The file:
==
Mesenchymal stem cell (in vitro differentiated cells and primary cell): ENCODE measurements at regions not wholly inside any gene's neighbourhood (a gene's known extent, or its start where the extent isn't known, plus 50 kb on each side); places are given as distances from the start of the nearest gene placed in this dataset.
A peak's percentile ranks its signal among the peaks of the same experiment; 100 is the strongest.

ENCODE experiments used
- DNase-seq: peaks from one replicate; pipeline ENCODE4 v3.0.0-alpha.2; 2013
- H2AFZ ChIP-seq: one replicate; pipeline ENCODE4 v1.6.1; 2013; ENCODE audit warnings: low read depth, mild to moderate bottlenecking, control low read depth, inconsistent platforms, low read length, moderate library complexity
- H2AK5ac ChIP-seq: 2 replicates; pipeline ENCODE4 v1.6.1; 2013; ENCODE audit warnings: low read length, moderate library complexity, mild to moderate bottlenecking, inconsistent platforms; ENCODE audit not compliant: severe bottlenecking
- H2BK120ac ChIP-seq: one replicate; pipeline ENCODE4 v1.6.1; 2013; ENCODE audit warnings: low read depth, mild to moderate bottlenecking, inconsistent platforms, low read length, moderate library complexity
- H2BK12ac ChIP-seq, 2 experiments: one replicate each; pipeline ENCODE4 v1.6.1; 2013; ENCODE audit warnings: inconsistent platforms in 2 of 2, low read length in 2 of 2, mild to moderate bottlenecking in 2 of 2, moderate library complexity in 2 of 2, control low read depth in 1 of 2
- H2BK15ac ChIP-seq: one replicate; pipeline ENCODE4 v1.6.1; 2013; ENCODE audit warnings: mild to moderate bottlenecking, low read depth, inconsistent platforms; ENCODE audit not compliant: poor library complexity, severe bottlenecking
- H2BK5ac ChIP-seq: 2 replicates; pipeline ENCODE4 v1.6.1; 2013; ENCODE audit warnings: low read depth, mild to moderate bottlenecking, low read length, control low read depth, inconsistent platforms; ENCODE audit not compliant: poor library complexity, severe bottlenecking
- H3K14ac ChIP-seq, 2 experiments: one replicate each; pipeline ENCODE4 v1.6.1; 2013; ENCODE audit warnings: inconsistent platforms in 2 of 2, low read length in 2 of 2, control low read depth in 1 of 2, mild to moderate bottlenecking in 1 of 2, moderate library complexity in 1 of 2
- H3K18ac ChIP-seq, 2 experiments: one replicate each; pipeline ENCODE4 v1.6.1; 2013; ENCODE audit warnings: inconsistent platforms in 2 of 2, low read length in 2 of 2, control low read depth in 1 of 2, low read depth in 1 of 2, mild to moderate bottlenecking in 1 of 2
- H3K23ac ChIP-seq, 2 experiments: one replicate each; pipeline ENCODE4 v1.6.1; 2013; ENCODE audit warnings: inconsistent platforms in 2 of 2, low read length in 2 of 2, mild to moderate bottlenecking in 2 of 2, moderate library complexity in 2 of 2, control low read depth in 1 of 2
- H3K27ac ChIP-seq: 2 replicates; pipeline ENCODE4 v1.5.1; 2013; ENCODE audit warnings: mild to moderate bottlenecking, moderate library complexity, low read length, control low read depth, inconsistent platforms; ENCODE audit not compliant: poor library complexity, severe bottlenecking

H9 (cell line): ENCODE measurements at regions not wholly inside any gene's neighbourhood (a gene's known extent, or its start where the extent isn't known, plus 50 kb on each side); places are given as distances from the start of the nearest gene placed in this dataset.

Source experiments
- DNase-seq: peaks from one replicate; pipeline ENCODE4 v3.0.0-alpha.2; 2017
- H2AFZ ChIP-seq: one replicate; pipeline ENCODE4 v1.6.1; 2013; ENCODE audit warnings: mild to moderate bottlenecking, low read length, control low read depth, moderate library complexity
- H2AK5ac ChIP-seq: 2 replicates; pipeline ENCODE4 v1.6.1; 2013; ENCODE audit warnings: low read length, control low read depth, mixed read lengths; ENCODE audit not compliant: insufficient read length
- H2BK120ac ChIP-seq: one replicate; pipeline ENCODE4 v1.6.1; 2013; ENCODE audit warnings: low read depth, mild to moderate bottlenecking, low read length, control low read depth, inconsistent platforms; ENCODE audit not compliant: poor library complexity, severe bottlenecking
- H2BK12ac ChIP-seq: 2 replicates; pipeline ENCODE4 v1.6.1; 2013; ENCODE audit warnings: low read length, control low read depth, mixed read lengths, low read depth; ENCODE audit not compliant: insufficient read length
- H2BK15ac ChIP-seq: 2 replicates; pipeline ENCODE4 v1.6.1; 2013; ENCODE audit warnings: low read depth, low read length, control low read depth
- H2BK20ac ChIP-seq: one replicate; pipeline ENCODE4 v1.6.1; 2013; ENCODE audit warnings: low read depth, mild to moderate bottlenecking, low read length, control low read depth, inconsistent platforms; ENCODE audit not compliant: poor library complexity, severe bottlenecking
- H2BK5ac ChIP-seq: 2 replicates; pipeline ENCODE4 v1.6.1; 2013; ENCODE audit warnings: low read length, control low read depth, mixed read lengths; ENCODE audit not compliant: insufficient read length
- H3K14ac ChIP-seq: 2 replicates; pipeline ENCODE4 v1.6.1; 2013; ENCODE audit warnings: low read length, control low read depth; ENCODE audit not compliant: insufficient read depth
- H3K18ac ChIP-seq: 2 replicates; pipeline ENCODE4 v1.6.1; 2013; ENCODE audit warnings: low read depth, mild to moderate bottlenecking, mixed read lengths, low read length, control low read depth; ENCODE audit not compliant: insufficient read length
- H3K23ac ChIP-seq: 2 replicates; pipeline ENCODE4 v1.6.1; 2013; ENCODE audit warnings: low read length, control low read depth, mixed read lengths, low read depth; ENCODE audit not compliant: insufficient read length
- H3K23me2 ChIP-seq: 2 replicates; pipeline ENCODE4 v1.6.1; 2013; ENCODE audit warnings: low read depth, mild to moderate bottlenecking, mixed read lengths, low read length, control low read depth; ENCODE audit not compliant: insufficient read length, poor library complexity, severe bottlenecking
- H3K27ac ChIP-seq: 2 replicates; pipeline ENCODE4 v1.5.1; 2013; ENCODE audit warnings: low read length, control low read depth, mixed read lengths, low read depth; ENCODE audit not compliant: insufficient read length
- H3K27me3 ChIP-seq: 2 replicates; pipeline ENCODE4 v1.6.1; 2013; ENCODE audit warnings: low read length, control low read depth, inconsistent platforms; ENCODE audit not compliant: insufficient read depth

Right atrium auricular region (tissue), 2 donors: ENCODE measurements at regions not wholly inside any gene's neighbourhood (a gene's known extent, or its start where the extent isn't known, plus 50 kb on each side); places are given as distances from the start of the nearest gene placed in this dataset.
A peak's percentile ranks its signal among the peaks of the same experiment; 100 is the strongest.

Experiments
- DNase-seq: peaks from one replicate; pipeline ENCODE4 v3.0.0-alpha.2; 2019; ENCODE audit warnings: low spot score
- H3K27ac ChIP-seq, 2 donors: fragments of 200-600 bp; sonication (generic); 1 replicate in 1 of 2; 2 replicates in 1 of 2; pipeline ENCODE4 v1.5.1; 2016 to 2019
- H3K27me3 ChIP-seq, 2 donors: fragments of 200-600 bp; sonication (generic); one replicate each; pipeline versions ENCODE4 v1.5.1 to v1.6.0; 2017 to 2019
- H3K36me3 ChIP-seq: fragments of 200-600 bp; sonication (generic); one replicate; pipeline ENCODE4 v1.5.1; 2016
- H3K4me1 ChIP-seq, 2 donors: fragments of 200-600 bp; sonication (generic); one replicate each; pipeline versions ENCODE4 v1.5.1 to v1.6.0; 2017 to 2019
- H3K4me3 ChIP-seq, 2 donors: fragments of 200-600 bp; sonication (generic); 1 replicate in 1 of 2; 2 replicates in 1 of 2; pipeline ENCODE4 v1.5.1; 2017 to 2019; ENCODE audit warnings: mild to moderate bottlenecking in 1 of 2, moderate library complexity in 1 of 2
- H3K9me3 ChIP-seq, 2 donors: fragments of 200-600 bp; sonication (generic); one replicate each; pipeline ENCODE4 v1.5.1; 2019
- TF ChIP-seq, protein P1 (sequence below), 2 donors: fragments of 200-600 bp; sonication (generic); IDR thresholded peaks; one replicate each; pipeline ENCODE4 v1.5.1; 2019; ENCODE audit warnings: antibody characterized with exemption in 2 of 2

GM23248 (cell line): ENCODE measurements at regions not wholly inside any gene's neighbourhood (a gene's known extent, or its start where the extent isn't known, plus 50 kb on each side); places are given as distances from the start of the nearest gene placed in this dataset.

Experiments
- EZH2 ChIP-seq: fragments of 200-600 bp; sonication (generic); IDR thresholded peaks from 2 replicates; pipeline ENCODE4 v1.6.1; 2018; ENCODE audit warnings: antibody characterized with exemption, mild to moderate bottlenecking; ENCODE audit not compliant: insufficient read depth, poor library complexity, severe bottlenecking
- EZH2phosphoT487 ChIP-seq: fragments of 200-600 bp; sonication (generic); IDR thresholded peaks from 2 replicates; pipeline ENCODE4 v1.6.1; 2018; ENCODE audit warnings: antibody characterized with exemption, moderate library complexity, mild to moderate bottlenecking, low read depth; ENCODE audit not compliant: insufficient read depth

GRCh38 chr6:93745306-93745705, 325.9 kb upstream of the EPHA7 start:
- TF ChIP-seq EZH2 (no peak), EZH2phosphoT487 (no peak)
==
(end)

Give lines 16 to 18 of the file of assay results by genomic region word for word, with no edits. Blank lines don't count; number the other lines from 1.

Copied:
Source experiments
- DNase-seq: peaks from one replicate; pipeline ENCODE4 v3.0.0-alpha.2; 2017
- H2AFZ ChIP-seq: one replicate; pipeline ENCODE4 v1.6.1; 2013; ENCODE audit warnings: mild to moderate bottlenecking, low read length, control low read depth, moderate library complexity